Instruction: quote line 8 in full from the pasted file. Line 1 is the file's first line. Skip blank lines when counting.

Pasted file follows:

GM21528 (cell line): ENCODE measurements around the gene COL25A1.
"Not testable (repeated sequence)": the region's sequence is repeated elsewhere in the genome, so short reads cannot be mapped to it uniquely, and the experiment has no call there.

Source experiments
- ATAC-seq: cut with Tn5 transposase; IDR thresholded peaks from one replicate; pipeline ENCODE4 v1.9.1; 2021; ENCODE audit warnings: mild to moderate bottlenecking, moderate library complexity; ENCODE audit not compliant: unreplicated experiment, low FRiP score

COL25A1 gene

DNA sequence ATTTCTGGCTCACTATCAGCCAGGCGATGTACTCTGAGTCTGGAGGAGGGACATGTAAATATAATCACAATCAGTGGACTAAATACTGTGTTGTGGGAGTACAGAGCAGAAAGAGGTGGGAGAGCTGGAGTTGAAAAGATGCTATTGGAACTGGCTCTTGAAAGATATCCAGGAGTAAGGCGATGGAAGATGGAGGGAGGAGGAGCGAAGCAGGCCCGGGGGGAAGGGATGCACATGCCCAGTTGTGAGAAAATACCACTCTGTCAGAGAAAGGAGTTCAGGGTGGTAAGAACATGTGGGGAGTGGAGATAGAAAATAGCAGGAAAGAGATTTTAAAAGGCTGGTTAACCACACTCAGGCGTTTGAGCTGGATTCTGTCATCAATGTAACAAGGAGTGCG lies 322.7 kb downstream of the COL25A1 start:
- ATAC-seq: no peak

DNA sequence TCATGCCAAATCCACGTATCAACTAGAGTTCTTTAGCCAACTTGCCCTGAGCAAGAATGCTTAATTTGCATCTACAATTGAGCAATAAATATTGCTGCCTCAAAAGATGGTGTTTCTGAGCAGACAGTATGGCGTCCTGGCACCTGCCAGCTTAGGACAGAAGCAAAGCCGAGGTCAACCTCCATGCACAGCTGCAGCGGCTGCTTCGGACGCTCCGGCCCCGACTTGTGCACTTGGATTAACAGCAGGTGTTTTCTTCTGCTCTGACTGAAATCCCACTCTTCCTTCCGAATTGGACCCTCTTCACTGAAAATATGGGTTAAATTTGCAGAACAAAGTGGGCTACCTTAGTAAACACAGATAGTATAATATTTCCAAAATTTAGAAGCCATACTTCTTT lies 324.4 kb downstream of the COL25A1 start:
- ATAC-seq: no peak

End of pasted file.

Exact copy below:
DNA sequence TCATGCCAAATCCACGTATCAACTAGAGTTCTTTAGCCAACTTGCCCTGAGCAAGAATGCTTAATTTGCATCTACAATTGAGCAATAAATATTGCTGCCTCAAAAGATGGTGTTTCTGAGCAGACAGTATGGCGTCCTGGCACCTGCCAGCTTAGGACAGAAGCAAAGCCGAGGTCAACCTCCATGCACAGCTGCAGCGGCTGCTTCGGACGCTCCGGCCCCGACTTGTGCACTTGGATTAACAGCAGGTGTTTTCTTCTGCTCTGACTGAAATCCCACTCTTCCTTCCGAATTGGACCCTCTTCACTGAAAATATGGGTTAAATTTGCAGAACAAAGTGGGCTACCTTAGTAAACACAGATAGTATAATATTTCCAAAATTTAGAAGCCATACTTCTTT lies 324.4 kb downstream of the COL25A1 start: